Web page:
Mechanisms which maintain the intracellular fluid volume

The First Gibbs-Donnan Effect

The first Gibbs-Donnan Effect

The intracellular fluid colloids attract water into the cell.

This is partly because of the Gibbs-Donnan effect; the anionic colloid proteins attract cations (mainly sodium) into the cell.

If sodium were allowed to diffuse easily into the cell along the electrochemical gradient, it would eventually reach an equilibrium where there is more sodium inside than outside. This would increase the osmolality of the intracellular fluid. Water would then follow the osmotic gradient into the cell.

Ultimately if this process were to continue the cells would explode. This is embarrassing for the organism and must be stopped

The Second Gibbs-Donnan Effect

the Second Gibbs-Donnan effect

The sodium is actively excluded from the cell.

Firstly, there is a semipermeable membrane which does not allow sodium to pass into the cell.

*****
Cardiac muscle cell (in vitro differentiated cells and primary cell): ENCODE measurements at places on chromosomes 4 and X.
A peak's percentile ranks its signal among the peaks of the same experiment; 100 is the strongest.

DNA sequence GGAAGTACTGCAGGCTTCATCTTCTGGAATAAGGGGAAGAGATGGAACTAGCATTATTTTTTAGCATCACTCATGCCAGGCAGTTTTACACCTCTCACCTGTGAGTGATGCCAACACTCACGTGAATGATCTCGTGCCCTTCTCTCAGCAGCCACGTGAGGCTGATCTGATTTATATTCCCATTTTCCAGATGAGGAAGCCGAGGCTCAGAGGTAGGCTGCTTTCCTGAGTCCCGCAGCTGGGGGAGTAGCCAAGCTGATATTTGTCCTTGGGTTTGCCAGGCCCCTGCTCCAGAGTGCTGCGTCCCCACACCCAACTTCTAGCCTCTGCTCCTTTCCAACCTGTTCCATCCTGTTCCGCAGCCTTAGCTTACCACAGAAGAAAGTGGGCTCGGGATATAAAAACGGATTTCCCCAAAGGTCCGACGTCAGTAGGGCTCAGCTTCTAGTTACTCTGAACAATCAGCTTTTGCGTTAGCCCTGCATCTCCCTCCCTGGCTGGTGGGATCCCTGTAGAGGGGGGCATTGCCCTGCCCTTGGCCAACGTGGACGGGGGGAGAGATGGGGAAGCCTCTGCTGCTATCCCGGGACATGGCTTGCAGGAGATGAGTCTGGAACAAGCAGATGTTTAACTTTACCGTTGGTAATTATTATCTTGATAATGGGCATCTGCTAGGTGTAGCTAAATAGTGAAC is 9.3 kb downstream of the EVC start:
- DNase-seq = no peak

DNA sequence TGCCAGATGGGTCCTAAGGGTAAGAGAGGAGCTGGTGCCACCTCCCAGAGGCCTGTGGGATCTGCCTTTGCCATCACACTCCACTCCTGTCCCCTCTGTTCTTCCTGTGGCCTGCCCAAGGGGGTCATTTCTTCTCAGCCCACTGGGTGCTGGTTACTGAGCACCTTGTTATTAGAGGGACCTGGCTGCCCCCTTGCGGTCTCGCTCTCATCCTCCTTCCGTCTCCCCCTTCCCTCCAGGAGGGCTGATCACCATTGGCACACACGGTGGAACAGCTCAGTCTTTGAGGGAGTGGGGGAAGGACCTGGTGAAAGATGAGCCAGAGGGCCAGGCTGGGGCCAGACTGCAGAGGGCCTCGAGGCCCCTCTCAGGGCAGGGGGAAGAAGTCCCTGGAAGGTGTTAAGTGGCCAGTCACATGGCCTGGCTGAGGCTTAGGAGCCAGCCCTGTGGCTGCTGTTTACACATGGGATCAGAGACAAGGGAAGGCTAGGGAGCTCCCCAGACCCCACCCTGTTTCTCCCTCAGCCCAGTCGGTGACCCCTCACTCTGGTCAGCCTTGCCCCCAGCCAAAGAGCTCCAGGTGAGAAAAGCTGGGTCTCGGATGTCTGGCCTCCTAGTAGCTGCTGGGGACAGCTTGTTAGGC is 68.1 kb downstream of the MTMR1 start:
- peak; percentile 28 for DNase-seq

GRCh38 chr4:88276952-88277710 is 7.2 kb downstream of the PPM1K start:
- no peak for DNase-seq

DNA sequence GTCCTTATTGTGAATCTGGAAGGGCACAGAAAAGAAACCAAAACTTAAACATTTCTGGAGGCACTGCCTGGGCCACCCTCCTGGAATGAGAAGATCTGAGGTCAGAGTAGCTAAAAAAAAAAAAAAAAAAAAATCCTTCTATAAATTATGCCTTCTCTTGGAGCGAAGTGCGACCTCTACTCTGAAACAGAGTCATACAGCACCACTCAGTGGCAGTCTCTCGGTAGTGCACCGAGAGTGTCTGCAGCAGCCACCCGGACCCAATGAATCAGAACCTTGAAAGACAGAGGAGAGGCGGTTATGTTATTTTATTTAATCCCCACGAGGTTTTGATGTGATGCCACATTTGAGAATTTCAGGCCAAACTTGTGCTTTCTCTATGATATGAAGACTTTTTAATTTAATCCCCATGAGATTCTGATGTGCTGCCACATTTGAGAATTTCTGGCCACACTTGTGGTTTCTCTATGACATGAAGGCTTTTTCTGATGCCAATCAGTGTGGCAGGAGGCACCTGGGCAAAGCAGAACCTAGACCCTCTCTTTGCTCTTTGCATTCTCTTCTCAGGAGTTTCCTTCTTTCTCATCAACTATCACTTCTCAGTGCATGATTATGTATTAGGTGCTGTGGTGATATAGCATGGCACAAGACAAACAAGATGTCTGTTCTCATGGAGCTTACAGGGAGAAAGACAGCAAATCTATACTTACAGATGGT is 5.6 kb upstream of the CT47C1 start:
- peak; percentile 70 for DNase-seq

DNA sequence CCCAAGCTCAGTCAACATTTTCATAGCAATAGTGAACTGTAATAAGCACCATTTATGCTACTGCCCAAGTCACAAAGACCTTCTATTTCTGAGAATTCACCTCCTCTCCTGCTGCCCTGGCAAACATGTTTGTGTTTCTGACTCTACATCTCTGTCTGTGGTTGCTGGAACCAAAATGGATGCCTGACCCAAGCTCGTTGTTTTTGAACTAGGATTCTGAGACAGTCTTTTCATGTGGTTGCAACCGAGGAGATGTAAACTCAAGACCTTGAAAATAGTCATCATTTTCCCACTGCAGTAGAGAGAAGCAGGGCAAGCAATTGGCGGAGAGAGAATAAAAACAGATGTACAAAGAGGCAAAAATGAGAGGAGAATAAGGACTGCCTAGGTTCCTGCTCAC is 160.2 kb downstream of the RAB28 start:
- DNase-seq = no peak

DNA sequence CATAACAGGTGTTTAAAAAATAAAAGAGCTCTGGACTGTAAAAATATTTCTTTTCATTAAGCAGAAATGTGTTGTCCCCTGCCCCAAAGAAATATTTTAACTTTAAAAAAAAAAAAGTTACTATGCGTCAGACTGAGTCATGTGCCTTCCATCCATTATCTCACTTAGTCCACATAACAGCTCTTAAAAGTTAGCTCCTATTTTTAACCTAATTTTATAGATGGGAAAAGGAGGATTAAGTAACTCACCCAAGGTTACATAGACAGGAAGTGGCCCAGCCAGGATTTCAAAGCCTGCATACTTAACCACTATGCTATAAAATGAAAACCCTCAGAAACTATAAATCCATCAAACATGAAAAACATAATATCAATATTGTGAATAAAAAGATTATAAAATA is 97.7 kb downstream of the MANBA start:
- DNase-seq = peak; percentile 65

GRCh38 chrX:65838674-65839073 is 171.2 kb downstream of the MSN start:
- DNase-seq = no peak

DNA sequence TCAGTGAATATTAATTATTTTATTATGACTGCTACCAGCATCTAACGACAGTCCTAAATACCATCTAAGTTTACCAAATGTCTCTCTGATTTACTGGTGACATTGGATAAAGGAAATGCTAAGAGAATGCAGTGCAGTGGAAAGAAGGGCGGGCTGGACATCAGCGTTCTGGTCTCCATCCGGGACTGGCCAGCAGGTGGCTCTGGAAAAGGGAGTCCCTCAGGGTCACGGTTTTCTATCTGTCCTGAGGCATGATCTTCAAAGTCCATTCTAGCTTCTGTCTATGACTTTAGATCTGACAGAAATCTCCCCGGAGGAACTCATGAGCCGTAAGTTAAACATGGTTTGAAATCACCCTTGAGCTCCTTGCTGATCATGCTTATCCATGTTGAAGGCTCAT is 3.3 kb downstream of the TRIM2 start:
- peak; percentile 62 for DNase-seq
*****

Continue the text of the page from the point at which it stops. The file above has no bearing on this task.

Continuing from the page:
Secondly, the Na/K ATPase actively pumps sodium out of the cell.

Thus, there is a cation excess outside the cell, which sets up another Gibbs-Donnan effect: Anions are now as attracted to the extracellular fluid as the cations are to the intracellular.

In summary: The intracellular Gibbs-Donnan effect (due to anionic proteins) is opposed by the second Gibbs-Donnan effect (which is due to extracellular sodium), and the net effect is an osmotic equilibrium.

With equal tonicity set up by these two electrochemical gradients, the water doesn't want to migrate across the membrane; it is happy to stay put in whatever compartment it already happens to be in.

References

anaesthesiamcq.org, as always; my source for most of this information has been the Kerry Brandis Anaesthetic Viva book.  Everyone should have one.